Aimless Wanderings 7: Banana For Scale
HELLO EVERYNYAN! HOW ARE YOU? FINE, THANK YOU. I WISH I WERE A BIRD.
And on that bombshell, let’s get down to business.
Tadashi Kodomo no Tsukurikata! is a new series telling the story of an agent, Raito, sent back in time from the future in order to insure the survival of the human race. The future has been ravaged by a deadly virus, killing off the majority of us, and will soon make fairly quick work of the rest, so Raito is sent back to stop the virus at it’s source: a high school student named Tanaka Yuu. Yuu supposedly has the virus locked away in his genes and, when combined with most other humans, the virus will become viable, and start killing humanity and stuff. Raito’s mission is to get Yuu to have children with his long time neighbour and childhood friend, as she is the only person on the planet whose genes will render the virus inert in their offspring, a quality that will be passed on to subsequent generations. Unfortunately, Raito’s was not the only mission dispatched from the future, as there are many people who have made massive profits due to the virus, and they’re looking to protect their assets, so they send an agent of their own to make sure Yuu has children with somebody other than his neighbour.
Given that the entire premise of this manga is centred around sex, this one is pretty low key up to this point. I enjoy the uniqueness of the story, something best described as The Terminator mixed with Bludgeoning Angel Dokuro-chan. It has potential to go into some very dark moral territory, arguably it already has, with the methodology that Raito has taken to complete his mission; not to mention the opposing agent, who literally hypnotizes girls at Yuu’s school to rape him. This is certainly an odd one of questionable morals, but they have so far managed to play it for laughs and will be something at least I will be keeping my eye on.
Everybody wears a mask to cover up what they’re true desires, a wolf in sheep’s clothing if you will, and Douchinji Youichi is no exception. He is constantly daydreaming about things that he wants to say or do, but never acts on his desires. Until one evening, on his way home from school, he looks up to see the moon has turned blood red and then a girl comes out of nowhere and punches him right in the face with silver knuckles. When he wakes up the next morning, he writes it off as a weird dream, but when there’s a new transfer student in his class, Akatsuki Ayame, he can’t help but think he’s seen her somewhere, though he can’t put his finger on it. He discovers that evening that Ayame was indeed the face-punching girl, and she reveals that her silver knuckles draw out the “wolf”- a person’s hidden desires- out from the “sheep”- the mask worn to keep the wolf in check. When the wolf grows too large for the sheep, the person can see the world of the red moon, a realm where rampaging wolves dwell in the form of monsters. Ayame informs Youichi that she doesn’t have a sheep, her thoughts and desires are laid bare all the time, and enlists him to stand in as her sheep.
At its most base form, Kurenai no Ookami to Ashikase no Hitsuji is a supernatural monster fighting manga, but it adds a psychological edge to what would normally be a bland, run-of-the-mill series. Not to mention the art and writing have been phenomenal so far (as of this writing, it is only one chapter in, albeit a 65 page one). This is certainly a manga that I want to do well, and will be waiting with bated breath for the next chapter to be released.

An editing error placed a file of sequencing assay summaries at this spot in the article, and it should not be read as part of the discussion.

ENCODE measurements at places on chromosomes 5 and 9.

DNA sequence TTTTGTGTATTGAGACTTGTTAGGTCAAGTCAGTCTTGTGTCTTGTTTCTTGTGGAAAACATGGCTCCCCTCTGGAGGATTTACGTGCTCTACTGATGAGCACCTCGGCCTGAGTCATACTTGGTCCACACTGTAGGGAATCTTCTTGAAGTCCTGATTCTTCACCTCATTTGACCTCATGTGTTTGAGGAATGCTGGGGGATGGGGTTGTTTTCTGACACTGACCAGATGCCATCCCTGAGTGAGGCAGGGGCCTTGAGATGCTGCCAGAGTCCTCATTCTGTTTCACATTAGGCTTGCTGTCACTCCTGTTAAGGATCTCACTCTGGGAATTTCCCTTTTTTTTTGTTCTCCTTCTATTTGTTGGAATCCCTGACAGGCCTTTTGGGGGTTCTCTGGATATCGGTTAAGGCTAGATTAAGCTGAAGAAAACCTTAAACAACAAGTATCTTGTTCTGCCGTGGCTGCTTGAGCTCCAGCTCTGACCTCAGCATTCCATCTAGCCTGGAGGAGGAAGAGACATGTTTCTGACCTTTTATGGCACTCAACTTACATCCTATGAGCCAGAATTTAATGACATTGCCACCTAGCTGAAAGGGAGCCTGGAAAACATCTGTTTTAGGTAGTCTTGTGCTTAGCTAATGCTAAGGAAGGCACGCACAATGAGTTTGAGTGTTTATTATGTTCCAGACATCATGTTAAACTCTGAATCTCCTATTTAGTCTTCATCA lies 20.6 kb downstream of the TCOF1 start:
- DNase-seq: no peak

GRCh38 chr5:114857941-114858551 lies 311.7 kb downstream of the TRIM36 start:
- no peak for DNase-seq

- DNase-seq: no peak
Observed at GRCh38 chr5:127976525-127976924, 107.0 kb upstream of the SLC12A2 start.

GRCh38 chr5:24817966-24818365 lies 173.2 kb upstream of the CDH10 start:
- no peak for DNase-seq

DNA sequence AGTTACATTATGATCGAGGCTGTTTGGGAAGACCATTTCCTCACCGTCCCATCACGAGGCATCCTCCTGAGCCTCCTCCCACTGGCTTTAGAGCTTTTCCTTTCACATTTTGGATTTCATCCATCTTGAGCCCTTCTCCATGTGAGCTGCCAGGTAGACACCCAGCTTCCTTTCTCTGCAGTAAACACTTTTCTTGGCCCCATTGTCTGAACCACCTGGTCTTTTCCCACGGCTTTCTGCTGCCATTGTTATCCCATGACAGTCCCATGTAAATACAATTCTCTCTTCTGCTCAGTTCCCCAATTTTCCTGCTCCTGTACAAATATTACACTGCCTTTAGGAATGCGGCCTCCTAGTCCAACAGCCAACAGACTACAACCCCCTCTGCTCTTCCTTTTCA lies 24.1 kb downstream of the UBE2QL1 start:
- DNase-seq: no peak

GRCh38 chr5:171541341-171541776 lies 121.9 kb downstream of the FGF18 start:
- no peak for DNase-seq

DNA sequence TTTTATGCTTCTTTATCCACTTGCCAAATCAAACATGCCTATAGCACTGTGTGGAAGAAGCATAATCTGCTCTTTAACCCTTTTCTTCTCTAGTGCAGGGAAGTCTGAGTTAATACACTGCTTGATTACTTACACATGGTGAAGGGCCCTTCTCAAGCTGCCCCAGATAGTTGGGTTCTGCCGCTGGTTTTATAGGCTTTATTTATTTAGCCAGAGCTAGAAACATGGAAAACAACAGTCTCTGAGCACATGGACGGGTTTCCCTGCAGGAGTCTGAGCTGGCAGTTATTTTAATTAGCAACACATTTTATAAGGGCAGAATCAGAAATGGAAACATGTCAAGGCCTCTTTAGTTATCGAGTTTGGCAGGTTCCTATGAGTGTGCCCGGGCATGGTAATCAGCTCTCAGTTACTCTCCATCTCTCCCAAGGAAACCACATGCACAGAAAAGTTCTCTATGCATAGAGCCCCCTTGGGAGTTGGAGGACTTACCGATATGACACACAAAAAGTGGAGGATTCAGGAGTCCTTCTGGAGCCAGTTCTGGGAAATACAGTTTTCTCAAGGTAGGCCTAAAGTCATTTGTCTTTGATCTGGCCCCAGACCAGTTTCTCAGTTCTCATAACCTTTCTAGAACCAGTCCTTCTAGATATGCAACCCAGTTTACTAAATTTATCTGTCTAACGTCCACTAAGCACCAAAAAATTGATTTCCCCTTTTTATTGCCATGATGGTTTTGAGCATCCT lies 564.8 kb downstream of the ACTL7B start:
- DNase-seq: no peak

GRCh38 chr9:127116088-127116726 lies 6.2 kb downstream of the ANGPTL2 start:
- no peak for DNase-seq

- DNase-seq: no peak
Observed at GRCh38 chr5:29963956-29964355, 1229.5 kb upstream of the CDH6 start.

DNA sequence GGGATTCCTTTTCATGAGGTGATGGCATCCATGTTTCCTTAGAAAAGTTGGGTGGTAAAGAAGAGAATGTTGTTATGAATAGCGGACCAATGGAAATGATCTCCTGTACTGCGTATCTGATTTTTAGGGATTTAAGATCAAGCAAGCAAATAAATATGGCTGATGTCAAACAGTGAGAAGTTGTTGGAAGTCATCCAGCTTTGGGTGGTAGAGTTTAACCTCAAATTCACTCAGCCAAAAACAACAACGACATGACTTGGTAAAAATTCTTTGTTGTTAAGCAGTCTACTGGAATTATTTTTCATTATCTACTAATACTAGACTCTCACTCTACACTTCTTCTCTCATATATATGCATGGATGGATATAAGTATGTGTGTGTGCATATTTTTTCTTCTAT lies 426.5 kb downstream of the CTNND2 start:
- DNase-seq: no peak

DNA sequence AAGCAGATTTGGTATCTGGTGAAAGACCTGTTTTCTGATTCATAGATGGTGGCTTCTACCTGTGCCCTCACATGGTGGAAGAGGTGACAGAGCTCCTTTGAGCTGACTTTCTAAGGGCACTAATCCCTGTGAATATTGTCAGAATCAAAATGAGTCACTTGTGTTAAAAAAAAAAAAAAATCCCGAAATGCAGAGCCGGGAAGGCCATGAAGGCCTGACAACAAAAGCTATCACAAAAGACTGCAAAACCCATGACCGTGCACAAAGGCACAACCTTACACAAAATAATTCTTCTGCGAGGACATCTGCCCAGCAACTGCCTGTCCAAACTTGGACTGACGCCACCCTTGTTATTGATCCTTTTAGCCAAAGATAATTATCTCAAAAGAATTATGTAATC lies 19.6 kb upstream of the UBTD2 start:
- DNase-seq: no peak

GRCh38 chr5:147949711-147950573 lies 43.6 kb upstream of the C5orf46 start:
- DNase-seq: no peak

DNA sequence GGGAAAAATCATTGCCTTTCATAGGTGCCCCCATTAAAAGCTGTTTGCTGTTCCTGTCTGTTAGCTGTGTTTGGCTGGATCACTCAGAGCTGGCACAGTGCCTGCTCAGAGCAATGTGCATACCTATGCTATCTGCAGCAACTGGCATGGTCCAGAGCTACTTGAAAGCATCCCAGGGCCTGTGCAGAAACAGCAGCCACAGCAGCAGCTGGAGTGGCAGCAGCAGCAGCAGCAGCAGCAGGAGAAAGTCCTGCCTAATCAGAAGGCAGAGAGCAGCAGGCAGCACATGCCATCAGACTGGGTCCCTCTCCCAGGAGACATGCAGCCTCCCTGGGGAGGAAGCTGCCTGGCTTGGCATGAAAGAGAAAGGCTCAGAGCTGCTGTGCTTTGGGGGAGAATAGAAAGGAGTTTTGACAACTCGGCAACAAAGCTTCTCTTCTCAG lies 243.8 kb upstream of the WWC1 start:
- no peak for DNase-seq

In the future, an energy source called “Life” has become extremely important. There are special individuals that are able to synchronize with devices called Sai in order to extract and manipulate Life to give themselves superhuman abilities; these are the Sai Takers. Even rarer are the Original Takers, people who contract with magical artefacts, absorb life directly into their bodies without the use of Sai and, as long as they have a supply of Life, are unkillable, though if they ever run out, they die instantly. This is the world of Sai Taker: Futari no Artemis.
After the death of his parents Nanase Kyouya, was taken in by Igarashi Kyouka and Yuma. Yuma is a Sai Taker, and Kyouka is an Original Taker, but Nanase, despite being physically normal, seems to have zero compatibility with Sai. One day, while viewing tests on a new artificial magical artefact, there is a terrorist attack on the facility, and Nanase is mortally wounded. In a desperate attempt to save his life, Kyouka contracts him to the prototype artefact, Artemis, despite its untested nature and possible side effects. Fortunately for Nanase, the device saves his life and transforms him into an Original Taker to boot. Unfortunately, however, it transformed him into the form of a girl. All issues with suddenly changing your gender aside, he/she must never remove the Artemis device lest his/her life begin to drain rapidly. As Original Takers are encouraged to keep their identities secret, Nanase must now attend the training academy for Sai Takers and attempt to maintain his guise, and also, you know, not die.
As some of you may have guessed from the artwork, this is a series from the creator of Freezing, IM Dal-Young, built on wacky comedic hijinks, something that many of his previous works are not. At all. Never having seen a comedy from the author is by no means a reason to reject this right away, but certainly a reason to temper your expectations. Within the first couple chapters, you already have bloody injuries and death, so I wouldn’t expect the rest of the series to be bright and cheery. However, the artwork is pristine, the writing is polished, and there is definitely a solid groundwork down for a gender bender harem comedy to come out of this, so check it out and let me know what you think. I’m honestly not sure what to make of this.
Well. That got a little bleak at the end, didn’t it? Here’s a funny video: